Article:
In the next instalment of his guest blog, Zachary Bodnar, Archivist at the Congregational Library & Archives (CLA), talks about the creation of a custom metadata schema for digital objects being ingested into Quartex.
To view the original blog piece, please click here.
Work continues apace with moving our digital New England’s Hidden Histories (NEHH) collections over into our new Quartex digital asset management (DAM) system. We are now about nearly complete with phase two of the project! Which keeps us on schedule for our initial launch in the fall of 2021. Some fun facts, we have uploaded almost 60,000 images into Quartex now across 960 individual items. I cannot properly describe how excited we are for our eventual launch. Instead, I can talk about metadata! Our day-to-day work with Quartex involves creating new metadata for each digital object. So today I wanted to talk a bit about how the Congregational Library & Archives (CLA) creates metadata for digital objects and, more specifically, how the CLA created a custom metadata schema for digital objects from a plethora of outside sources and the customizable tools provided by Quartex.
Metadata is intrinsically connected to the work of librarians and archivists. But what exactly is metadata? The dictionary definition for metadata is “data that provides information about other data” or put simply “data about data.” But even that definition feels lacking for just how important metadata is in the information science fields. For librarians and archivists, metadata is information about a resource, be it a book, manuscript, or collection, that describes and contextualizes the resource so that people may discover, find, and know about the resource. If you have ever used a library catalog, whether it be an online catalog or card catalog, you have first hand experience using metadata to search and browse. Though the rules and structure of metadata have changed over the years, especially with the proliferation of electronic systems, metadata has ever been a part of the work of both librarians and archivists.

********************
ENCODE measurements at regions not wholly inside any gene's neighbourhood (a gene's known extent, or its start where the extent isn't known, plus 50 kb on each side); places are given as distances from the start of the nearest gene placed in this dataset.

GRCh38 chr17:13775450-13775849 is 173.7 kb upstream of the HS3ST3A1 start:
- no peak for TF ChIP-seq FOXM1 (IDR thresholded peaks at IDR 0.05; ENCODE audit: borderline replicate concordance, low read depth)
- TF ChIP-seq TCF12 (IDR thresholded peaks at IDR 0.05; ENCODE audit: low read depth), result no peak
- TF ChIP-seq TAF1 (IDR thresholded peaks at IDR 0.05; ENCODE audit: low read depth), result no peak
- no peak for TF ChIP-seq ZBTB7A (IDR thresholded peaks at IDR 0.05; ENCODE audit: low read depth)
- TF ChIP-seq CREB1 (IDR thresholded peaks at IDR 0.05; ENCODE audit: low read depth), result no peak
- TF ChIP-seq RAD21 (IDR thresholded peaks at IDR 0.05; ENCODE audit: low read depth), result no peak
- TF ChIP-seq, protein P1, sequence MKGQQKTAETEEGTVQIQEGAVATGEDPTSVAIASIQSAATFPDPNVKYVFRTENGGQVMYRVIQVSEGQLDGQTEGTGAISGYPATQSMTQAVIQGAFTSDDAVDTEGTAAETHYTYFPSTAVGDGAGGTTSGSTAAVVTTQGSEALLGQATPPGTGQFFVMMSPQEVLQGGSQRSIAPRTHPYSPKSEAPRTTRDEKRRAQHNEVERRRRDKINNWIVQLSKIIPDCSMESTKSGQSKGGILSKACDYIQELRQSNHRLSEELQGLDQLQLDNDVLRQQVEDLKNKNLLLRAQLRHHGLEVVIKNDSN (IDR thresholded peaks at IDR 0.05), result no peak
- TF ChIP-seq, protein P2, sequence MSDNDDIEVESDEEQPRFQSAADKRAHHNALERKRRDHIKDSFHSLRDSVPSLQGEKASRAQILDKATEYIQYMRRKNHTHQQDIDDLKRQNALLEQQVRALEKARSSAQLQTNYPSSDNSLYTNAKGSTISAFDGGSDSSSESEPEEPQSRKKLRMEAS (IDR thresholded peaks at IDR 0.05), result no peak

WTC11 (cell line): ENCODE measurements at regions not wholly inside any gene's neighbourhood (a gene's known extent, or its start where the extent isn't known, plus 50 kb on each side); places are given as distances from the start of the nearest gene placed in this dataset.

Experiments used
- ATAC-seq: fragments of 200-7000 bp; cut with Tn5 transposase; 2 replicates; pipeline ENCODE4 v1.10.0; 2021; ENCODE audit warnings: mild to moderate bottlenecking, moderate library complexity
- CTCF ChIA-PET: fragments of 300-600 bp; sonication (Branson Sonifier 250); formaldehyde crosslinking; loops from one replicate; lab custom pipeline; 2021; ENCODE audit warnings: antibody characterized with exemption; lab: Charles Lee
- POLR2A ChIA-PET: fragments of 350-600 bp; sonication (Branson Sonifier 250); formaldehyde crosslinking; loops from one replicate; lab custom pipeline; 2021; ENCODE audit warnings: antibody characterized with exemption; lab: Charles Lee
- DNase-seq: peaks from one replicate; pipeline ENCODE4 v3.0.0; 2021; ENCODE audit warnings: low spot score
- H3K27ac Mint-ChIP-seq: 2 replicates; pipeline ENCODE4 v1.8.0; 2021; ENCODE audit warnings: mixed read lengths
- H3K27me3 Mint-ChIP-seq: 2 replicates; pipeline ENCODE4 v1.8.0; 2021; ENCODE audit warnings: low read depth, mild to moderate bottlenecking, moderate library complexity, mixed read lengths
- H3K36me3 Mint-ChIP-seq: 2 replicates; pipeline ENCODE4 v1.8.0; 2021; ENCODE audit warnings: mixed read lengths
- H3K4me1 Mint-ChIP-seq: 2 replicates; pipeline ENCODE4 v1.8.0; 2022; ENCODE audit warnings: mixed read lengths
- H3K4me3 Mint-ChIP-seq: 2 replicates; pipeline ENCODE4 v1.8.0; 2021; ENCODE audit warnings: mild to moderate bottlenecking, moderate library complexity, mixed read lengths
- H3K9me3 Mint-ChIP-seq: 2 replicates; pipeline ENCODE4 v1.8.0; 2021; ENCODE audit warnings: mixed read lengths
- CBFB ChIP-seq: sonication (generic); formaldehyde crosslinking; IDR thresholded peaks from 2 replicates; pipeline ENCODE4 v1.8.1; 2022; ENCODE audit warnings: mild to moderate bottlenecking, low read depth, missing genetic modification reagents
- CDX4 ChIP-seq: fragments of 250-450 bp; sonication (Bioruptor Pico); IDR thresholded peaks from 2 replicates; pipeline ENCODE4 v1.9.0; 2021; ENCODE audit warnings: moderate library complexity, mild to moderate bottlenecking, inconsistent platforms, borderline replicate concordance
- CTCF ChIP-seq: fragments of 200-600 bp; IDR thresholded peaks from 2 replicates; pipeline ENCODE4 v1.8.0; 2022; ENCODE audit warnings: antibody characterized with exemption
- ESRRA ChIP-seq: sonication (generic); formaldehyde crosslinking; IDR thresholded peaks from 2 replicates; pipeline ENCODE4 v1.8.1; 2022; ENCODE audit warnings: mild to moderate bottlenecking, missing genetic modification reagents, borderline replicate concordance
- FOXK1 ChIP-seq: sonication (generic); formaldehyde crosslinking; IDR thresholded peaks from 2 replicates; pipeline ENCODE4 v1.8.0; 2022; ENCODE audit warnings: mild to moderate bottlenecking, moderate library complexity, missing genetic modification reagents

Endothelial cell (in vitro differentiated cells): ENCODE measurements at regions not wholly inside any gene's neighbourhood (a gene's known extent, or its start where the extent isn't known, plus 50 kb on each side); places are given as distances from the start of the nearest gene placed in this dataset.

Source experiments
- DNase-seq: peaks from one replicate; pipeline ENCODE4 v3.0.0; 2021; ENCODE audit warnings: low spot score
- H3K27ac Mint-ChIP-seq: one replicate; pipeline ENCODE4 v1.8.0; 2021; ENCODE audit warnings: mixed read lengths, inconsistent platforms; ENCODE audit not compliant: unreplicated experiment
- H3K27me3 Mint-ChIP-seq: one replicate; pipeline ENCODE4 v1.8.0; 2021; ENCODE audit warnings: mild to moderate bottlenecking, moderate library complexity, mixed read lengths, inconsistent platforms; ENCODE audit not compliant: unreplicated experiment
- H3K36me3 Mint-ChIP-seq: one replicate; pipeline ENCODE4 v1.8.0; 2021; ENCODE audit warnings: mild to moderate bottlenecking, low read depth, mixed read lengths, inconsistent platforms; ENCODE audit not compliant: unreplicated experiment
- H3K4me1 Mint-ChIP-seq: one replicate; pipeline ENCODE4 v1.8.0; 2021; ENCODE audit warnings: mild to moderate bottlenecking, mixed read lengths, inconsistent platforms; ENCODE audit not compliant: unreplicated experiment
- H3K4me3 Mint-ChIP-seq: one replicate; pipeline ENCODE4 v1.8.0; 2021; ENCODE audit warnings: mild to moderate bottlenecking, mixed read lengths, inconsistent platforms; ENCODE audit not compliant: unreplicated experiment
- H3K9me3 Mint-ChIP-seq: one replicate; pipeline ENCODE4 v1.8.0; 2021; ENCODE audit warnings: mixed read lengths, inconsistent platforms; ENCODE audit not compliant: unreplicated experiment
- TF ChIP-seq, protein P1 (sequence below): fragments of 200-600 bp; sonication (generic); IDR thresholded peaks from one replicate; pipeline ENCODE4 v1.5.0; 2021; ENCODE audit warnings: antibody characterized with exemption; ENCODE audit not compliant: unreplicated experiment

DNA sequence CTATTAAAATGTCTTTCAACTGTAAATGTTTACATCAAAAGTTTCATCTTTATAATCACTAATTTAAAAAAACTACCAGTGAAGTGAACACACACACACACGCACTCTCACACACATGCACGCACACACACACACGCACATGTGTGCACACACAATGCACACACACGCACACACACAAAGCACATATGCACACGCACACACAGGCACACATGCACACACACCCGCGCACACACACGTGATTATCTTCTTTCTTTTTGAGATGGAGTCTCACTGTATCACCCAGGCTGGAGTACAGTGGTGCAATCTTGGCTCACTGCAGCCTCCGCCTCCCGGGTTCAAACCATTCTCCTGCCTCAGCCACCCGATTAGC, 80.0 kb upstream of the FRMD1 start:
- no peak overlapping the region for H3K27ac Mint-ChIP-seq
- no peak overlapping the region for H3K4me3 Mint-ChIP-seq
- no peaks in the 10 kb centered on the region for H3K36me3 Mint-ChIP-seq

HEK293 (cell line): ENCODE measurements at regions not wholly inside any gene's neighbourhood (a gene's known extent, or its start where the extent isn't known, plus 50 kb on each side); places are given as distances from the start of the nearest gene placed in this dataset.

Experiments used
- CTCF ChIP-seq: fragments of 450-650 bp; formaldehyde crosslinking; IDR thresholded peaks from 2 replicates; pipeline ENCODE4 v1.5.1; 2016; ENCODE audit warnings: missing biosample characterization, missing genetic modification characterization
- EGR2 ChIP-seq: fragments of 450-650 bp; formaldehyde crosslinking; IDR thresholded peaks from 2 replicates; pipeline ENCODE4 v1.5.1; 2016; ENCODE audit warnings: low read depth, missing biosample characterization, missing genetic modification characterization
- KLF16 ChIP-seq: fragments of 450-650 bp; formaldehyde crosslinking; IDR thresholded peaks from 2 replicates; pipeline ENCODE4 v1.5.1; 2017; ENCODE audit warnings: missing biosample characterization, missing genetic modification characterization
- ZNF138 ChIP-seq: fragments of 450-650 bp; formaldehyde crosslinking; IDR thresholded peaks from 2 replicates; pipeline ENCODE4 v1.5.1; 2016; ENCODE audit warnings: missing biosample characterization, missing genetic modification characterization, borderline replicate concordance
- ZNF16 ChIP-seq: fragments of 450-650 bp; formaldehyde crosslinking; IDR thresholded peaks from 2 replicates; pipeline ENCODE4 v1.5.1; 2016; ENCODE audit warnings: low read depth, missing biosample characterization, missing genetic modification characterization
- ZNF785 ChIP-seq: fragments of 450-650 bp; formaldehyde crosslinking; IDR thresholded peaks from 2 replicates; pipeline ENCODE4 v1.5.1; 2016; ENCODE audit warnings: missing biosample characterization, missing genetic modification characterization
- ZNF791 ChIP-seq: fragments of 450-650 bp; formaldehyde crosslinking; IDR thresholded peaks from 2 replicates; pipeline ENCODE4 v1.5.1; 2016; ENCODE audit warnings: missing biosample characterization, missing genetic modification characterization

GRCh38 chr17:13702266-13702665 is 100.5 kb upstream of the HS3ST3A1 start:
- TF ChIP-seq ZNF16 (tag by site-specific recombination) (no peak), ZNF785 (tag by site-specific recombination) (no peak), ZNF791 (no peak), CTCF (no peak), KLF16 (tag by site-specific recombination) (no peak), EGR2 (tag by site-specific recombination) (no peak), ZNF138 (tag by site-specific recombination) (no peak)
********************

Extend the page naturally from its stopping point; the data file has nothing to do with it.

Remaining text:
Metadata broadly falls into three large categories. Descriptive metadata is information that describes the “facts” about a resource, such as the title or the resource or the creator of the resource. Administrative metadata is information related to the management of a resource and covers things such as use permissions and copyright information. Finally, structural metadata is information about how a resource is put together and can describe such facets as the order of pages within a resource or the type of relationship between two different resources. A fully realized metadata model must take into account all three of these metadata types as each is vitally important for a user to both find a resource, understand what they are looking at, and know how they may use and access it.
Fortunately for librarians and archivists, much of the work related to the form and content of metadata has been done for us in the form of widely accepted metadata standards; these standards, at least within the USA, are often maintained by national institutions, such as the Library of Congress, or national organizations, such as the Society of American Archivists and American Library Association. In the United States, librarians use the MARC (machine-readable cataloging) standards to determine how information is formatted and presented and RDA (resource description and access) to determine the content of a catalog record. Likewise, archivists in the United States have DACS (describing archives: a content standard) which governs how archivists create nearly every aspect of finding aids. The reason these metadata standards are important is because they standardize metadata between otherwise unconnected organizations and creators; this makes the metadata interoperable between systems and ensures a uniform set of experiences and expectations for all users.